Abstract—Why did Ratan Tata decide to pay for all the victims of 26/11 whether injured in the Taj or anywhere else? Why did HDFC’s Aditya Puri insist that employees leave for home by 5:30 p.m.? How did HUL develop a cheaper, better product to beat its competitor, Nirma? What do Taj Hotels, HDFC, HUL, L&T, and BPCL have in common? They are the win-win corporations! Based on over a decade of research, Shashank Shah takes these truly outstanding Indian companies and studies how they do business. Each of these companies has exceptional practices when it comes to stakeholder management. Whether the stakeholder is an employee, customer, investor, vendor, or even society at large, these companies reveal how looking at everyone else’s interests doesn’t really mean compromising on your own. Often, the two complement each other and that is what makes a win-win solution for everyone. This book gives an inside look into what motivates exceptional companies and how they are a cut above the rest. Full of fascinating anecdotes, leadership philosophy, and background stories of organizations, Win-Win Corporations is an inspiring read into what makes companies great.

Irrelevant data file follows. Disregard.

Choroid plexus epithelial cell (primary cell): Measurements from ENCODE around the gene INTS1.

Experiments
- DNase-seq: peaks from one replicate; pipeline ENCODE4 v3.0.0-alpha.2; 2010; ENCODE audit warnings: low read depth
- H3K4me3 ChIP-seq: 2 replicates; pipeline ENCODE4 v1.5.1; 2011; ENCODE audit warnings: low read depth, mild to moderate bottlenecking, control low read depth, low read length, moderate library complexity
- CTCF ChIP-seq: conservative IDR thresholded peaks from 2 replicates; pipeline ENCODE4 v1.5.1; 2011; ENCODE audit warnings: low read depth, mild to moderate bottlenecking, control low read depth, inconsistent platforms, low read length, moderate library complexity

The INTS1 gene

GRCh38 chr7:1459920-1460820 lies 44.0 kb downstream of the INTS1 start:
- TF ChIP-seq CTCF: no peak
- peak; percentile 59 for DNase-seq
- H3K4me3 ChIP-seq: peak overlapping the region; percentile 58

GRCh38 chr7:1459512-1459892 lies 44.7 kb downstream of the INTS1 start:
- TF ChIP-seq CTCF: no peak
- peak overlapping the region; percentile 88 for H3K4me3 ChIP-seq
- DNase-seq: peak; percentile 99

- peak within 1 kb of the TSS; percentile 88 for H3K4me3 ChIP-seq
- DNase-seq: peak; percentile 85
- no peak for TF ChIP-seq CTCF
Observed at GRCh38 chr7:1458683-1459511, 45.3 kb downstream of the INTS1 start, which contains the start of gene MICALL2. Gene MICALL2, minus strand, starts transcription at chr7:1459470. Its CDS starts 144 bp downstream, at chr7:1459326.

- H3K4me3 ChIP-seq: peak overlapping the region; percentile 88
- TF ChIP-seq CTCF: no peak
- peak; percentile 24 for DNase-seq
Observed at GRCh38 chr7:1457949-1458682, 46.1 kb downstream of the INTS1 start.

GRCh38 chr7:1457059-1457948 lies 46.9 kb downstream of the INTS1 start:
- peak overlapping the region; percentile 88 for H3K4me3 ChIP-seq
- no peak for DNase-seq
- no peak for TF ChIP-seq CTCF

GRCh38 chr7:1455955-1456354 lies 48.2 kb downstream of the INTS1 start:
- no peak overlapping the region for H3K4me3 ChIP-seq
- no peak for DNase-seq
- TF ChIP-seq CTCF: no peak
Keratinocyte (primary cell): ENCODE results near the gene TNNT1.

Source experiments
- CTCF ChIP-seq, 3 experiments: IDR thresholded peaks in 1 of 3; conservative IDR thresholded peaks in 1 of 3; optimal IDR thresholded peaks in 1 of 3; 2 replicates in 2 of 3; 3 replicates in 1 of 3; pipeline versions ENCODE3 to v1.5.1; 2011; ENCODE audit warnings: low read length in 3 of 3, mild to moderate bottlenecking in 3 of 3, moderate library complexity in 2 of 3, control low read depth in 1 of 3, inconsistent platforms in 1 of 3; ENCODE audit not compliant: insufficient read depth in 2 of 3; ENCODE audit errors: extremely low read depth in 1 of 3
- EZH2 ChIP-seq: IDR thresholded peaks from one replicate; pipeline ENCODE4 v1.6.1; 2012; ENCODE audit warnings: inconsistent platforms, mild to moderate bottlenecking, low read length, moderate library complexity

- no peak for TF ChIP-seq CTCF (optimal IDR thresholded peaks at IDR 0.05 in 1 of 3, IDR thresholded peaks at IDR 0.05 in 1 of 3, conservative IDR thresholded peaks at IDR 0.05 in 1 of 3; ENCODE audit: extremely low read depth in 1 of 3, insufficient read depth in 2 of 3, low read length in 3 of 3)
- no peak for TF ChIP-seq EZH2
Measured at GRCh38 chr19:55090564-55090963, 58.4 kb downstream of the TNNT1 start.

Publisher's link:

  • forthcoming
  • Journal of Financial Economics

Extrapolation and Bubbles

By: Barberis, Nicholas, Robin Greenwood, Lawrence Jin, and Andrei Shleifer

Abstract—We present an extrapolative model of bubbles. In the model, many investors form their demand for a risky asset by weighing two signals: an average of the asset’s past price changes and the asset’s degree of overvaluation. The two signals are in conflict, and investors “waver” over time in the relative weight they put on them. The model predicts that good news about fundamentals can trigger large price bubbles. We analyze the patterns of cash-flow news that generate the largest bubbles, the reasons why bubbles collapse, and the frequency with which they occur. The model also predicts that bubbles will be accompanied by high trading volume and that volume increases with past asset returns. We present empirical evidence that bears on some of the model’s distinctive predictions.